Probably related to the issue of profound emotional distraction is profound intellectual distraction. The obsession compelled by art is at odds with the meaninglessness of it. Over a decade of playing video games has left my head full of dungeon layouts, boss attack patterns, and NetHack scroll prices, although all of this data is illusory. The seeming diversity and depth of art is false. I'm not worried about the psychological equivalent of hard-disk capacity so much as the drain on one's attention and appetite for minutiae. Isn't it sort of insane and offensive how one might write a Wikipedia article on a Simpsons character instead of the digestive system of spiders? If we want tiny details to obsess over, shouldn't we take them from the nearly inexhaustible supply provided by science, mathematics, history, or computer programming, rather than making them up? I don't see the sense in letting a tool for emotion regulation encroach on the intellectual realm.
If consuming art in the ordinary fashion is profoundly distracting, fussing over the quality of art is worse. What's the difference between decent art and great art? Whether it moves you, I suppose. So, if we don't want to be moved too much, what we need isn't Hamlet but Garfield. Once you're already a successful writer of police procedurals, you're unlikely to make the world a better place by aiming higher. Writing fiction is as empty a skill as playing video games: helpful to learn but pointless to master. And fussing about the quality of art from the perspective of the audience—that is, art criticism—would be a waste even without the antiscientific tradition of highfalutin art criticism.2
One way to characterize this whole mess is that art, particularly fiction, makes a promise it never fulfills. Fiction promises enlightenment: it thrusts you into a conflict and then holds you in suspense as to how that conflict will be resolved. It pulls you along only to show you the illusory resolution of a conflict that never existed to begin with. Human intelligence is a powerful tool with which to seek the truth, and yet we use it to chase after shadows. This is saddening and frightening, and I don't know what to do about it.
Well, one reasonable thing to do would be to more directly empirically examine the issues I've discussed here. To begin with, we might compare the effects of emotionally powerful art and emotionally mild art. Perhaps great art has some benefit that I haven't guessed. Another intuition of mine that's worth testing is that music is the best artistic medium, or among the best. I feel that music, more so than, say, fiction, is an emotion-regulatory tool you can take with you: you can call upon a song in times of trouble by singing it or playing it back mentally. Bal and Veltkamp (2013) is an example of a real study relevant to the value of art. They had subjects read fiction or newspapers, and found that fiction-readers, or at least those who found the story engaging, described themselves as more empathic a week later. Perhaps a steady diet of fiction could make one more empathic and therefore kinder.
Anderson, C. A., Shibuya, A., Ihori, N., Swing, E. L., Bushman, B. J., Sakamoto, A., … Saleem, M. (2010). Violent video game effects on aggression, empathy, and prosocial behavior in Eastern and Western countries: A meta-analytic review. Psychological Bulletin, 136, 151–173. doi:10.1037/a0018251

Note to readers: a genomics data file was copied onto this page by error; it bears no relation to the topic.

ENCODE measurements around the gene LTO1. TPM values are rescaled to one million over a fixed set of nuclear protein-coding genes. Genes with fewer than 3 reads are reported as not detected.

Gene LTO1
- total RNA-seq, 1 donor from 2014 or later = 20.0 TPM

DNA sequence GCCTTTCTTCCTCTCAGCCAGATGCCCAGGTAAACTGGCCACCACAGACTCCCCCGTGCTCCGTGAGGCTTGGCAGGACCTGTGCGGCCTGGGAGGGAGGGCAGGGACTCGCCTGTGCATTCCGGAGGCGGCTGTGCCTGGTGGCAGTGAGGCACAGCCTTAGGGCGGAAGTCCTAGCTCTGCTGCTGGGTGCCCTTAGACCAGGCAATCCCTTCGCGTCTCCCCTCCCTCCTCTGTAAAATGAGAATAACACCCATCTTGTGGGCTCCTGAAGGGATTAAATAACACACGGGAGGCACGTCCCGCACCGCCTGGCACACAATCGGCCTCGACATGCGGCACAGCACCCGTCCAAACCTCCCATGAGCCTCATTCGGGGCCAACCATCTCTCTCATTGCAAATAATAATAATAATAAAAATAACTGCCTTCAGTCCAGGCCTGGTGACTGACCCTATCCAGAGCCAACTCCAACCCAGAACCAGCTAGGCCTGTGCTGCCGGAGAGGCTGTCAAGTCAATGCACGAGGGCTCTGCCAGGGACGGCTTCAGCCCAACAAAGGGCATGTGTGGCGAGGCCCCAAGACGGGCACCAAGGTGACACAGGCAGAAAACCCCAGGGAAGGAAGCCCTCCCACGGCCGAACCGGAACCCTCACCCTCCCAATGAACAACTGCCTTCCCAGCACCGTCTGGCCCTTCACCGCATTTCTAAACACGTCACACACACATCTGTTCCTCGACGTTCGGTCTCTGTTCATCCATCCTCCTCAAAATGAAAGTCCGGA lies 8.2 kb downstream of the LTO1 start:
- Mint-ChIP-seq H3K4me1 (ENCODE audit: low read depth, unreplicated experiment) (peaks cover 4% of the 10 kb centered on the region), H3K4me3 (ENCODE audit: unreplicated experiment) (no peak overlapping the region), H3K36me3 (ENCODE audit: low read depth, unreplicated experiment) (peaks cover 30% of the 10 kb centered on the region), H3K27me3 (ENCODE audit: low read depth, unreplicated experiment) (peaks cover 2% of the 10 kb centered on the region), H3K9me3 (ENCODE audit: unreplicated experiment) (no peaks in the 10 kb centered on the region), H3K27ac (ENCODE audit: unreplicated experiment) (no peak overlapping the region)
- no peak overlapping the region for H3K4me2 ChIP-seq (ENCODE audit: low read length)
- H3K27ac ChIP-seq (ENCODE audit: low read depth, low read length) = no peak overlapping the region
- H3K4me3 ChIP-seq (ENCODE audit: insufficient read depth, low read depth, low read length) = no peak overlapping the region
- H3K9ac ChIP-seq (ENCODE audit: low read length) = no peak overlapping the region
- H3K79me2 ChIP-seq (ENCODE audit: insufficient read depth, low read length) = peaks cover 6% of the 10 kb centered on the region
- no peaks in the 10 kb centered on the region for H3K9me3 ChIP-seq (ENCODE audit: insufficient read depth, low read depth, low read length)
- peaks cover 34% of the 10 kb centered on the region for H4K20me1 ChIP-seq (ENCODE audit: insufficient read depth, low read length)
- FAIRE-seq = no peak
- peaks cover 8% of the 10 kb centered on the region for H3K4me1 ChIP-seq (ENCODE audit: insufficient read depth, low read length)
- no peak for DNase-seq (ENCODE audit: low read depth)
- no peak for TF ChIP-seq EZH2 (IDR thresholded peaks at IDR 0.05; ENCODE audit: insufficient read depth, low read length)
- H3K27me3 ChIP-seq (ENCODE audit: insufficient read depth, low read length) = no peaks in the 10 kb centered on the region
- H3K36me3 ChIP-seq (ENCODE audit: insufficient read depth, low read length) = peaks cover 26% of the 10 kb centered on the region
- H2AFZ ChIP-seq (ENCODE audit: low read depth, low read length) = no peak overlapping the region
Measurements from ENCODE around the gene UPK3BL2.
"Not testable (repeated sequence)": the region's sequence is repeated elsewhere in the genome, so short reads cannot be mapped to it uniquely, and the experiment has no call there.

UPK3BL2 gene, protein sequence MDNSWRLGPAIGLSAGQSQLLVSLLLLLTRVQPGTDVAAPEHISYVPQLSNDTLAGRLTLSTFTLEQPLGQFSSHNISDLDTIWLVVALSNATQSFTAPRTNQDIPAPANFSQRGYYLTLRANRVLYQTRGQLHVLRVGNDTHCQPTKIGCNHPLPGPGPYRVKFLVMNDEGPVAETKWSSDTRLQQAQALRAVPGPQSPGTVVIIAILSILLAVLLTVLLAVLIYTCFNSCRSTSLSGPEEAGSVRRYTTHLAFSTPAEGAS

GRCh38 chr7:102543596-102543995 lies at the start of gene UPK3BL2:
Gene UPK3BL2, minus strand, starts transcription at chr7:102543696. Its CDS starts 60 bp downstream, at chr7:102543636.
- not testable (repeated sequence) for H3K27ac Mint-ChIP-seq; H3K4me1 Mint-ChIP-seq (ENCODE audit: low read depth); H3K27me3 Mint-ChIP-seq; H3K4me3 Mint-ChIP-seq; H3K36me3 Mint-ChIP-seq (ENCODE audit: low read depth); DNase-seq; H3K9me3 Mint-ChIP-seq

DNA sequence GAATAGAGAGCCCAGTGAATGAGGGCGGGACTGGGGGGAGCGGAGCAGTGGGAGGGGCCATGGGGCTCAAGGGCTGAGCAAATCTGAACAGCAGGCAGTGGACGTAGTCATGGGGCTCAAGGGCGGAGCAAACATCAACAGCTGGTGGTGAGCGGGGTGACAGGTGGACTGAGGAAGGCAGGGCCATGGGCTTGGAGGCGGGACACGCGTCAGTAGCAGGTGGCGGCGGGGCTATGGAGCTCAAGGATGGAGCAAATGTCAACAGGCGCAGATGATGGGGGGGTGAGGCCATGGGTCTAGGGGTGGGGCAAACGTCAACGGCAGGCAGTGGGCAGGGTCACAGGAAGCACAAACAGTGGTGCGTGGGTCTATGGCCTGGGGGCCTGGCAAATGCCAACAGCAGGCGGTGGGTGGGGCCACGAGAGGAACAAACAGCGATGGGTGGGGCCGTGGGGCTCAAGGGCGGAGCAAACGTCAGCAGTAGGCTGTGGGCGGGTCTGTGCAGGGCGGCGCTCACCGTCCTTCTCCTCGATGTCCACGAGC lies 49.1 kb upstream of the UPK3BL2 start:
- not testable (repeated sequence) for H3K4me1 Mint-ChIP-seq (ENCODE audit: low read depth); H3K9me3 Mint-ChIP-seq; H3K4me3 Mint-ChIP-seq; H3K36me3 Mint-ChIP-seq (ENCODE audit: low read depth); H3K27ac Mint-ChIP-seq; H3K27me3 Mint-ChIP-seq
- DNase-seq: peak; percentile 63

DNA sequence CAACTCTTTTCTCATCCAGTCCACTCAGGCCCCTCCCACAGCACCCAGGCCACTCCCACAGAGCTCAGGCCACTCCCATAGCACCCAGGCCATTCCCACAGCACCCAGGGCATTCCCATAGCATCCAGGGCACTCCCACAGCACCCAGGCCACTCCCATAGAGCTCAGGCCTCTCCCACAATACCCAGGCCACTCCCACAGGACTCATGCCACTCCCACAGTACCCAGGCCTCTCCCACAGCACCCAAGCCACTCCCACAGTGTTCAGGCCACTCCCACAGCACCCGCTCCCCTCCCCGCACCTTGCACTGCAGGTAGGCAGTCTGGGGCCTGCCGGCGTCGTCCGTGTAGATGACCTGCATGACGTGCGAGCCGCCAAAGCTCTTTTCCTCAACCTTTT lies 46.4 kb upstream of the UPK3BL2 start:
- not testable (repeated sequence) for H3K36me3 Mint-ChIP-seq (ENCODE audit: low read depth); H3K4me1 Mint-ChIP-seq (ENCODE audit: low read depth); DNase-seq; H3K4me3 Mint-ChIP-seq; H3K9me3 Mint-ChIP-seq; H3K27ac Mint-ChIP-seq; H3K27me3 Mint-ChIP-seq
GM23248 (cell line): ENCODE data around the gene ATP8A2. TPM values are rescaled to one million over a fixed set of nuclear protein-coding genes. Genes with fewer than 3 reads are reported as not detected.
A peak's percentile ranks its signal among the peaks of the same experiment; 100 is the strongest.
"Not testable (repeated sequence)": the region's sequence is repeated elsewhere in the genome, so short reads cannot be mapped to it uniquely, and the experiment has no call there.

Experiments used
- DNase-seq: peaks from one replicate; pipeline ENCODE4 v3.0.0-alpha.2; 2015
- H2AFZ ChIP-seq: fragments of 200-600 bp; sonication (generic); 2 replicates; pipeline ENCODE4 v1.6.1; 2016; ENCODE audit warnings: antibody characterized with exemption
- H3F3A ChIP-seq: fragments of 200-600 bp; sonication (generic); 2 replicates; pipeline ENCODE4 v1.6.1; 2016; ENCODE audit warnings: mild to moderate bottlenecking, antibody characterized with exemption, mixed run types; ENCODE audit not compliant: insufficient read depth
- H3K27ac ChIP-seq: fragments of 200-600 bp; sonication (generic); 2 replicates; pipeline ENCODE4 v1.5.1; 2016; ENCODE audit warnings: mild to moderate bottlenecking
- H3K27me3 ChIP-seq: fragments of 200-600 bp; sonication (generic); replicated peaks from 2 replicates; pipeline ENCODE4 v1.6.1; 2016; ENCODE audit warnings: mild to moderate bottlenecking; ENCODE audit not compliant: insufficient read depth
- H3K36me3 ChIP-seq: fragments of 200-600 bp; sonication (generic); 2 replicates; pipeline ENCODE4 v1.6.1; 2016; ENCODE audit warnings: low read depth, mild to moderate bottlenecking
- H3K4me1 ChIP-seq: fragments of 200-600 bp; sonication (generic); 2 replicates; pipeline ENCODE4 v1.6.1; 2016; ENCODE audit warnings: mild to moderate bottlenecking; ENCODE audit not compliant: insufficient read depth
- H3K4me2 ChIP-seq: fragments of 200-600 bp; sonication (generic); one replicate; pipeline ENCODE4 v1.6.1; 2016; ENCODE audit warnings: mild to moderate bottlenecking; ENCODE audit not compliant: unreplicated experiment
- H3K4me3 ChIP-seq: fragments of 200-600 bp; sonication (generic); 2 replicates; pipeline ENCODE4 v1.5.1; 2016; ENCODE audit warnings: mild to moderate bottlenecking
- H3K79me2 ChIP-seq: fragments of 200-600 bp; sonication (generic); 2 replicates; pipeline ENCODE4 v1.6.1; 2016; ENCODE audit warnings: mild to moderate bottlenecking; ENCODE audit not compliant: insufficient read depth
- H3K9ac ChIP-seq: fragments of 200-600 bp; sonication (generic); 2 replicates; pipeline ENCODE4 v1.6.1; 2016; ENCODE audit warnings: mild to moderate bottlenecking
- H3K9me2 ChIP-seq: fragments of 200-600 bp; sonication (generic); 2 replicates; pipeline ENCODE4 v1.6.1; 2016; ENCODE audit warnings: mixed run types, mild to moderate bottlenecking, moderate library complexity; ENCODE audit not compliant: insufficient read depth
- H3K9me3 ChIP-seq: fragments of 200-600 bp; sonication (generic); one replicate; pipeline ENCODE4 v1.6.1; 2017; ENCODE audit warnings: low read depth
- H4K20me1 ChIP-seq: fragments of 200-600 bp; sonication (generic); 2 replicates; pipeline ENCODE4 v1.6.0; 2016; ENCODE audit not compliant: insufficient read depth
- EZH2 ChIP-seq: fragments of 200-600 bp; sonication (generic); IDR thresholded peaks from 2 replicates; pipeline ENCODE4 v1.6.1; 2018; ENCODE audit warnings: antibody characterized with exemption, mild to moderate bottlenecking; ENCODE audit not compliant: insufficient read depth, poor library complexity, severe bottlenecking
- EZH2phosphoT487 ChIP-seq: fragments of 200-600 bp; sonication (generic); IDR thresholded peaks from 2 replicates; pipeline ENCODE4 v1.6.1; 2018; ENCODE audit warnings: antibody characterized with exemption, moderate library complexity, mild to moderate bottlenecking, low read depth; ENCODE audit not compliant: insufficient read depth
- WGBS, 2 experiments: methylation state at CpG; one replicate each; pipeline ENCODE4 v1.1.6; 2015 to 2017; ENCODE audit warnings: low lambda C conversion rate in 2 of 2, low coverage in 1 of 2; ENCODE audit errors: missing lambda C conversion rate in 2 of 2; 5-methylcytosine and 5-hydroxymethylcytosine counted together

Bal, P. M., & Veltkamp, M. (2013). How does fiction reading influence empathy? An experimental investigation on the role of emotional transportation. PLOS ONE. doi:10.1371/journal.pone.0055341
Knobloch, S., & Zillmann, D. (2002). Mood management via the digital jukebox. Journal of Communication, 52(2), 351–366. doi:10.1111/j.1460-2466.2002.tb02549.x
Mellina, C., & Svetlichnaya, S. (2011). Trope propagation in the cultural space. Retrieved from http://snap.stanford.edu/class/cs224w-2011/proj/staceys_Finalwriteup_v1.pdf
Nisbett, R. E., & Wilson, T. D. (1977). Telling more than we can know: Verbal reports on mental processes. Psychological Review, 84, 231–259. doi:10.1037/0033-295X.84.3.231
Sims, V. K., & Mayer, R. E. (2002). Domain specificity of spatial expertise: The case of video game players. Applied Cognitive Psychology, 16(1), 97–115. doi:10.1002/acp.759
I know what you're thinking: catharsis. A long-held and intuitively appealing idea is that experiencing strong emotions regularly, in artificial circumstances like the theater, makes you better equipped to handle emotion in real life, perhaps by providing an outlet for pent-up unexpressed emotion. I haven't looked at the research on this closely, but my impression is that the idea of catharsis has empirically fared badly. In fact, there's a trend in psychological research for the opposite effect: the more you express a feeling or behavior artificially, the more readily you do the same in everyday life. For example, playing violent video games can make you more aggressive (Anderson et al., 2010).
I could attack the humanities in yet stronger terms than I'm attacking art, but that's another essay. On the other hand, there are ways of examining media that can be scientifically enlightening. Psychology experiments are one way. A less formal kind of media analysis that gives me hope is TV Tropes. TV Tropes's emphasis on cataloging mostly objective features of media, with few standards as to what media is included (compared to literary analysis's focus on highly subjective features of a handful of works at a time), suggests TV Tropes could at least be useful as a dataset for sociological kinds of research. See, for example, Mellina and Svetlichnaya (2011).